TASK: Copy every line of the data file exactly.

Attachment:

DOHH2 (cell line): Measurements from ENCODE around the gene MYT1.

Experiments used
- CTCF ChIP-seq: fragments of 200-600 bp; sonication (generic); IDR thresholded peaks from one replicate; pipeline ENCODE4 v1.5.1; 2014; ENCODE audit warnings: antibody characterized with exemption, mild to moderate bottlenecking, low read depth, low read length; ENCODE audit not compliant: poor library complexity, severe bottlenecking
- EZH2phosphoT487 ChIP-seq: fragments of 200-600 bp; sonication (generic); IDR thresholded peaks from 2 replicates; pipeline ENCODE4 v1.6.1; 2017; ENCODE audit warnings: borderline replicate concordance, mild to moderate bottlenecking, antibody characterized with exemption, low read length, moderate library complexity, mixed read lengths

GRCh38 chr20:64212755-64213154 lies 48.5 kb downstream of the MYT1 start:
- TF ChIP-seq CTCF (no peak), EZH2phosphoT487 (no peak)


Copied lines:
DOHH2 (cell line): Measurements from ENCODE around the gene MYT1.

Experiments used
- CTCF ChIP-seq: fragments of 200-600 bp; sonication (generic); IDR thresholded peaks from one replicate; pipeline ENCODE4 v1.5.1; 2014; ENCODE audit warnings: antibody characterized with exemption, mild to moderate bottlenecking, low read depth, low read length; ENCODE audit not compliant: poor library complexity, severe bottlenecking
- EZH2phosphoT487 ChIP-seq: fragments of 200-600 bp; sonication (generic); IDR thresholded peaks from 2 replicates; pipeline ENCODE4 v1.6.1; 2017; ENCODE audit warnings: borderline replicate concordance, mild to moderate bottlenecking, antibody characterized with exemption, low read length, moderate library complexity, mixed read lengths

GRCh38 chr20:64212755-64213154 lies 48.5 kb downstream of the MYT1 start:
- TF ChIP-seq CTCF (no peak), EZH2phosphoT487 (no peak)